How to Prepare Your Business for Contested Election Strife

Anxiety has been mounting for months over the U.S. presidential election and businesses are wary, especially after conflict arose from various social justice protests earlier this year. A contested election could yield widespread chaos, and if it’s as extensive as earlier protests, businesses could suffer hundreds of millions in damages.

Many business owners are already taking precautions. From Washinton D.C. to New York City and many places in between, retail stores and office buildings are boarding up. That includes iconic luxury department stores Nordstrom, Macy’s, Saks Fifth Avenue, and jeweler Tiffany & Co., according to the New York Times.

Physical damage to a business is typically insured by business owner policies or BOPs, but each claim is different and providers may not cover everything. For businesses damaged due to civil unrest, the U.S. Small Business Administration (SBA) offers help through low-interest loans. 

Yet even if protests don’t turn violent, they can still harm U.S. businesses. Case in point: In July, Inc. reported that after several nights of protests–which were mostly peaceful–downtown Portland, Oregon, turned into a no-go zone and shop owners preemptively boarded up store windows and doors. The pandemic was also to blame, but abandoned streets didn’t help matters.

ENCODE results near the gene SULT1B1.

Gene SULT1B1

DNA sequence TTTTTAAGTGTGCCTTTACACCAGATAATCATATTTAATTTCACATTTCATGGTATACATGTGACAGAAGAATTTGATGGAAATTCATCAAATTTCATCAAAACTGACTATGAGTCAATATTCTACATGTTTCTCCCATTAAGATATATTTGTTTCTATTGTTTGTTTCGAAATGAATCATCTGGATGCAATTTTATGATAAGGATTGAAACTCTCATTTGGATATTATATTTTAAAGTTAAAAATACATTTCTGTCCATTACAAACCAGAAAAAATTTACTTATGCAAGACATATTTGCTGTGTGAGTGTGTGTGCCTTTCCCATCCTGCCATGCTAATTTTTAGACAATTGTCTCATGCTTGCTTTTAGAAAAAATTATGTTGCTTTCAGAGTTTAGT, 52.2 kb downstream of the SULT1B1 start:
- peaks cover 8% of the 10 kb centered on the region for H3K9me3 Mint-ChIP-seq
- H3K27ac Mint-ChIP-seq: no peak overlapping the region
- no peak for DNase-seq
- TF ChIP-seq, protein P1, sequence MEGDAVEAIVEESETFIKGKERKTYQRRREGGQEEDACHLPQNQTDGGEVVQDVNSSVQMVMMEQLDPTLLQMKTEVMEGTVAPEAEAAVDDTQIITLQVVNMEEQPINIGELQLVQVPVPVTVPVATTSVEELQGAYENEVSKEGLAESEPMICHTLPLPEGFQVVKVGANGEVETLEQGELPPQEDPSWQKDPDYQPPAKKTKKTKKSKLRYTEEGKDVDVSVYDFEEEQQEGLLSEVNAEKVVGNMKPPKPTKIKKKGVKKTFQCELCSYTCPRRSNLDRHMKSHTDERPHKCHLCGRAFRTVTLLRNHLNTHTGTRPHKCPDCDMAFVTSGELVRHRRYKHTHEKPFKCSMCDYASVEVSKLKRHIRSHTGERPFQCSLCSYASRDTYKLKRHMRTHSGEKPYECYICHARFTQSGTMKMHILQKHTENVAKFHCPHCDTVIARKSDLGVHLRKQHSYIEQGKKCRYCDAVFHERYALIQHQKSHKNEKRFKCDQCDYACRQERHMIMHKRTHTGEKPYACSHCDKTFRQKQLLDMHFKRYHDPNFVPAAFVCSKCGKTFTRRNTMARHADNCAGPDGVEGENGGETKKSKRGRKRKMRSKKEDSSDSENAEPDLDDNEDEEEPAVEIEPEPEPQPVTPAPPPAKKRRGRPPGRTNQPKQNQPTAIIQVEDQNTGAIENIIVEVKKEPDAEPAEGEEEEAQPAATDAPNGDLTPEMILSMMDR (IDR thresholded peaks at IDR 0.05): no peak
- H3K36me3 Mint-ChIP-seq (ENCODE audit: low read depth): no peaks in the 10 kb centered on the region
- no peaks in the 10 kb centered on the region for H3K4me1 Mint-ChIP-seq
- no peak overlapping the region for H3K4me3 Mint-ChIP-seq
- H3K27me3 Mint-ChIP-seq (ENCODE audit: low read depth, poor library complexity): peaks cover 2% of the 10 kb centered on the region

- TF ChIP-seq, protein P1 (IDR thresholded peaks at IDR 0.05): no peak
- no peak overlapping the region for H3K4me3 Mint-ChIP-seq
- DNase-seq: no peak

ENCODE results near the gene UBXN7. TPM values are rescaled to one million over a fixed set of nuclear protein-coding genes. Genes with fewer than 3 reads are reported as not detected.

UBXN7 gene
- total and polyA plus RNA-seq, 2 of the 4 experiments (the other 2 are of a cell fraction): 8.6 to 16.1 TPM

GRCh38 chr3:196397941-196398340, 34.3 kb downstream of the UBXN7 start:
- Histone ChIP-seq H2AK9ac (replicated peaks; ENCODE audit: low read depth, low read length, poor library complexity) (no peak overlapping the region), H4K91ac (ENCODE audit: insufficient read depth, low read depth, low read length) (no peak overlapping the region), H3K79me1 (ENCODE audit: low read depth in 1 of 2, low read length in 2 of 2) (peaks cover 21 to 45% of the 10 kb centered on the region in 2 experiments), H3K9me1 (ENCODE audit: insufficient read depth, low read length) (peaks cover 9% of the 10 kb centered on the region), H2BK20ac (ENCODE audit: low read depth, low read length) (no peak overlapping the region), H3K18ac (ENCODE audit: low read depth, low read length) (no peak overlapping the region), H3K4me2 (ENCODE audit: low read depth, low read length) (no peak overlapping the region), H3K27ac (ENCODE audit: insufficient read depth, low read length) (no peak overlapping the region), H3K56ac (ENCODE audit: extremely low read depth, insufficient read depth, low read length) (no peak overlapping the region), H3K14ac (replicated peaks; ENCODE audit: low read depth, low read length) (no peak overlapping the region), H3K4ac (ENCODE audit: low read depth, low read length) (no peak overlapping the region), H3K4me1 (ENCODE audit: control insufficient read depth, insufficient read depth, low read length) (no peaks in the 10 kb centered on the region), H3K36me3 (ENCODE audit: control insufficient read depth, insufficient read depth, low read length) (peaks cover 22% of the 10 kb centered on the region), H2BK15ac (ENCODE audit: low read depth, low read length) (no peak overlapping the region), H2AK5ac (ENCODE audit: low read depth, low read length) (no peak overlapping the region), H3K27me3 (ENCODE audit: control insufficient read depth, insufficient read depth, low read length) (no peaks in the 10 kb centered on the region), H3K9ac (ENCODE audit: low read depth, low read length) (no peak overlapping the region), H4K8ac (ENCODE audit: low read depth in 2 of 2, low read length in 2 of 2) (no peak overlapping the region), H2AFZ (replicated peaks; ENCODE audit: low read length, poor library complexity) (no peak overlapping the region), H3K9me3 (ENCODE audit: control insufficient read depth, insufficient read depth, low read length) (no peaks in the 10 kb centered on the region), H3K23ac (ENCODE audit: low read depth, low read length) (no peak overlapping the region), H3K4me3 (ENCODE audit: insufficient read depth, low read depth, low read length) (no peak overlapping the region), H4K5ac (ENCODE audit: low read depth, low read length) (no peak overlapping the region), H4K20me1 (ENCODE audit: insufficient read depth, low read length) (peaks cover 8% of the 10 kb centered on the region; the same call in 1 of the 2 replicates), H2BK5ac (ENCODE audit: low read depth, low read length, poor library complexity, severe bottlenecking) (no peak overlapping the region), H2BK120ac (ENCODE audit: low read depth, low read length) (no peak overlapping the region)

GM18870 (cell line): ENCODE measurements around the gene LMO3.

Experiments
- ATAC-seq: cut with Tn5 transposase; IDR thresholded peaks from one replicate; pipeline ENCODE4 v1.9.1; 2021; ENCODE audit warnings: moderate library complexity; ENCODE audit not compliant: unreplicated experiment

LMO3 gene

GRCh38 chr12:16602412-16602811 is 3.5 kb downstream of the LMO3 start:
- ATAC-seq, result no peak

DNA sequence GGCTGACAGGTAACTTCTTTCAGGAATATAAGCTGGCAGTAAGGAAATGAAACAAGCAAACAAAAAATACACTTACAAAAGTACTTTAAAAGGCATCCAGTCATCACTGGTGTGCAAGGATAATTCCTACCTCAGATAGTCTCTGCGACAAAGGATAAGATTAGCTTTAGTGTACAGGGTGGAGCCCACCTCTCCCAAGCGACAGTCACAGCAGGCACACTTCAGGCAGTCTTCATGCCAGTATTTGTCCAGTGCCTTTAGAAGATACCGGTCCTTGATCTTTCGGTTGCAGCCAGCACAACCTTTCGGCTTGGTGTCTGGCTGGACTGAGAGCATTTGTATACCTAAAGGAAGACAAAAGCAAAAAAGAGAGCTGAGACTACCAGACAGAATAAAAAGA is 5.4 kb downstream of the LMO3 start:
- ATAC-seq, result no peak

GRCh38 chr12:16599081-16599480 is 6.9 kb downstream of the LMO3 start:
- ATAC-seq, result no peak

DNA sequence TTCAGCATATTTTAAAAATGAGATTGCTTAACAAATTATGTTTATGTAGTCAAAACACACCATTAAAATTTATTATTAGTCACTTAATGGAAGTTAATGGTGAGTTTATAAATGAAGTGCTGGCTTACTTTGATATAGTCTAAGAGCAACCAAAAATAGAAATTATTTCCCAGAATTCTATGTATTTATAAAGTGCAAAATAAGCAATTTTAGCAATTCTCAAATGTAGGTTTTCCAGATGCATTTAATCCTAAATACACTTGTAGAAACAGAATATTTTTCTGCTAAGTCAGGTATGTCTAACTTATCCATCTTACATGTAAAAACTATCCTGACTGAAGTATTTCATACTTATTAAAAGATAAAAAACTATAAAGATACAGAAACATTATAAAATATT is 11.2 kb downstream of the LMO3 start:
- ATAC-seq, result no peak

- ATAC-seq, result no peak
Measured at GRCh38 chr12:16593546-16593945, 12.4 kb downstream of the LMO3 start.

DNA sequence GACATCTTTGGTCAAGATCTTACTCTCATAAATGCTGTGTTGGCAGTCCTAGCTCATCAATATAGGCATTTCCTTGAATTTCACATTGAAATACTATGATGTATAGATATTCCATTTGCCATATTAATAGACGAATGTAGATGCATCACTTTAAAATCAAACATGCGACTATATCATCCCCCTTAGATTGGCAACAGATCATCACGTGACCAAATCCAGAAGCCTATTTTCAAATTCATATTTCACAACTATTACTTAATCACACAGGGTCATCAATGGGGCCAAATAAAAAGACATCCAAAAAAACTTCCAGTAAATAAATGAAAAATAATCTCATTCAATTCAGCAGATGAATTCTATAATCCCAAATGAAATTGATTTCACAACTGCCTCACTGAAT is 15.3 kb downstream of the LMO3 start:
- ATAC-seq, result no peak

Businesses can apply for an SBA Economic Injury Disaster Loan (EIDL), regardless of what kinds of damages they’ve suffered. These are loans that can be used for working capital and daily operating expenses and, especially in the case of civil unrest, to replace damaged property. These loans are available in amounts up to $2 million and come with 30-year repayment terms and interest rates as low as 3 percent. 

There is also a separate SBA Disaster Assistance program known as Business Physical Disaster Loans, which covers property damage. These loans are available depending on location. Check the SBA’s website to review applicable locations. Do note, though, that the loans likely won’t be available right away. In August, for example, Pennsylvania was declared a disaster zone and loans became available to businesses in Philadelphia that saw damaged due to civil unrest in June. A business may qualify for both an EIDL and a physical disaster loan.

For now, there are a few precautions you can take. Photograph your store before damages occur, so you can accurately document any damages to property, says Scott Holeman, media relations director of the Insurance Information Institute, an industry trade group. Also, have inventory records handy, so you can show a loss of product if need be. Board up windows and save your receipts, so you can document your costs, which may be reimbursed depending on your level of coverage. Finally, be prepared to file a police report if necessary. 

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